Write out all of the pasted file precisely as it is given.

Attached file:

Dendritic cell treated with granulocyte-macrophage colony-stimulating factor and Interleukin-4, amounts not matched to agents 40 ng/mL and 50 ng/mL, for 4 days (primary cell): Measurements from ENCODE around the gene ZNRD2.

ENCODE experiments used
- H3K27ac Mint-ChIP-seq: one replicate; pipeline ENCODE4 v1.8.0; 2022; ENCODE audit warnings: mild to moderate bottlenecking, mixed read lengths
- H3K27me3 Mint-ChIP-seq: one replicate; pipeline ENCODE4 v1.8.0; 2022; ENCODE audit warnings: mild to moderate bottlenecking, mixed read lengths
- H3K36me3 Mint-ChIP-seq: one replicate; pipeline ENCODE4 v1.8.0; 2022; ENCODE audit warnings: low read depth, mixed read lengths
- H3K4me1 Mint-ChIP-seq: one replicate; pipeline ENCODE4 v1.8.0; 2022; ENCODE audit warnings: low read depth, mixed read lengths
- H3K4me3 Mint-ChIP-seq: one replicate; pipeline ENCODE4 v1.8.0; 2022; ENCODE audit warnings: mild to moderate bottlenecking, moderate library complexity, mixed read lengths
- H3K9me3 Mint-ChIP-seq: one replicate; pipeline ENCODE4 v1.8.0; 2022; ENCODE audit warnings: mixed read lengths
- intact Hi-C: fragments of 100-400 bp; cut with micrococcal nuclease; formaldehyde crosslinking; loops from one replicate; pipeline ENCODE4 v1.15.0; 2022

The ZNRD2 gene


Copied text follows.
Dendritic cell treated with granulocyte-macrophage colony-stimulating factor and Interleukin-4, amounts not matched to agents 40 ng/mL and 50 ng/mL, for 4 days (primary cell): Measurements from ENCODE around the gene ZNRD2.

ENCODE experiments used
- H3K27ac Mint-ChIP-seq: one replicate; pipeline ENCODE4 v1.8.0; 2022; ENCODE audit warnings: mild to moderate bottlenecking, mixed read lengths
- H3K27me3 Mint-ChIP-seq: one replicate; pipeline ENCODE4 v1.8.0; 2022; ENCODE audit warnings: mild to moderate bottlenecking, mixed read lengths
- H3K36me3 Mint-ChIP-seq: one replicate; pipeline ENCODE4 v1.8.0; 2022; ENCODE audit warnings: low read depth, mixed read lengths
- H3K4me1 Mint-ChIP-seq: one replicate; pipeline ENCODE4 v1.8.0; 2022; ENCODE audit warnings: low read depth, mixed read lengths
- H3K4me3 Mint-ChIP-seq: one replicate; pipeline ENCODE4 v1.8.0; 2022; ENCODE audit warnings: mild to moderate bottlenecking, moderate library complexity, mixed read lengths
- H3K9me3 Mint-ChIP-seq: one replicate; pipeline ENCODE4 v1.8.0; 2022; ENCODE audit warnings: mixed read lengths
- intact Hi-C: fragments of 100-400 bp; cut with micrococcal nuclease; formaldehyde crosslinking; loops from one replicate; pipeline ENCODE4 v1.15.0; 2022

The ZNRD2 gene